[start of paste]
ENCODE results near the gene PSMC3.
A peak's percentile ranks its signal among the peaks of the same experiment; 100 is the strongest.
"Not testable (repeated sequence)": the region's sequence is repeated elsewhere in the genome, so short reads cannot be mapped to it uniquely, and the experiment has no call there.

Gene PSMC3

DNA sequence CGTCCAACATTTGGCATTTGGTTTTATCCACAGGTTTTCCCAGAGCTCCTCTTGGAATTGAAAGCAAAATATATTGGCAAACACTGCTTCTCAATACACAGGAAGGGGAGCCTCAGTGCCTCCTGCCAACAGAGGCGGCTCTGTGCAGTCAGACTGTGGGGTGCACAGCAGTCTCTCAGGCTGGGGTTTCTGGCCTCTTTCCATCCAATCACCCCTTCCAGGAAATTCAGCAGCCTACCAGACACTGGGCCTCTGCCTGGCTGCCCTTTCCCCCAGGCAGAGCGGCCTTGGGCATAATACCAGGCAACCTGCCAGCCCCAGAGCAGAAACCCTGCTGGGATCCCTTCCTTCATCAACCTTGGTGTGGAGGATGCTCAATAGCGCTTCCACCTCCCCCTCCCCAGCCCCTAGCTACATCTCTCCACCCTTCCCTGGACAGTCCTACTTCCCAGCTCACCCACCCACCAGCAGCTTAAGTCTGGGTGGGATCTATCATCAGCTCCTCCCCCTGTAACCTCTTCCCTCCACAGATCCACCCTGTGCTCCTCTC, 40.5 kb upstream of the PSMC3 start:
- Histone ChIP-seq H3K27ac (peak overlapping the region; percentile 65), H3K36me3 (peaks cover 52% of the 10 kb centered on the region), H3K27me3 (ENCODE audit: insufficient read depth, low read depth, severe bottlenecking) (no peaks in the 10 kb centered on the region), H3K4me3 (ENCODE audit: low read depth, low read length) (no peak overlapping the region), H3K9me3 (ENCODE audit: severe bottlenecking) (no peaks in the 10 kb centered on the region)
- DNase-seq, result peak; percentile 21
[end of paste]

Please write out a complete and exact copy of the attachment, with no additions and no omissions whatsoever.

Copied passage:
ENCODE results near the gene PSMC3.
A peak's percentile ranks its signal among the peaks of the same experiment; 100 is the strongest.
"Not testable (repeated sequence)": the region's sequence is repeated elsewhere in the genome, so short reads cannot be mapped to it uniquely, and the experiment has no call there.

Gene PSMC3

DNA sequence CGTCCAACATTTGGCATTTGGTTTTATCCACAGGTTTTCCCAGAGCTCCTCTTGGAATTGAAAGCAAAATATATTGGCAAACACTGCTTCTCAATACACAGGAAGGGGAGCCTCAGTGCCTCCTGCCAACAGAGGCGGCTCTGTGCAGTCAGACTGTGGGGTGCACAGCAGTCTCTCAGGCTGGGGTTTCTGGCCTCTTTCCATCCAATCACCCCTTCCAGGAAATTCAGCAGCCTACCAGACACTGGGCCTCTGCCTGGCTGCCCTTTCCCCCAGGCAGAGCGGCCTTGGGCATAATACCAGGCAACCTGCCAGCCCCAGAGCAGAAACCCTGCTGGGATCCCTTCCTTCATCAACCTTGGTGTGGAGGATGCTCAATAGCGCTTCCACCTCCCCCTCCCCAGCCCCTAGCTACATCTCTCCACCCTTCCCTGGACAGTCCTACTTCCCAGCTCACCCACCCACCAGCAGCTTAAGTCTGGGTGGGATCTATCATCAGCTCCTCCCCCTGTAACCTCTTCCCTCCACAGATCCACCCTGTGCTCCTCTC, 40.5 kb upstream of the PSMC3 start:
- Histone ChIP-seq H3K27ac (peak overlapping the region; percentile 65), H3K36me3 (peaks cover 52% of the 10 kb centered on the region), H3K27me3 (ENCODE audit: insufficient read depth, low read depth, severe bottlenecking) (no peaks in the 10 kb centered on the region), H3K4me3 (ENCODE audit: low read depth, low read length) (no peak overlapping the region), H3K9me3 (ENCODE audit: severe bottlenecking) (no peaks in the 10 kb centered on the region)
- DNase-seq, result peak; percentile 21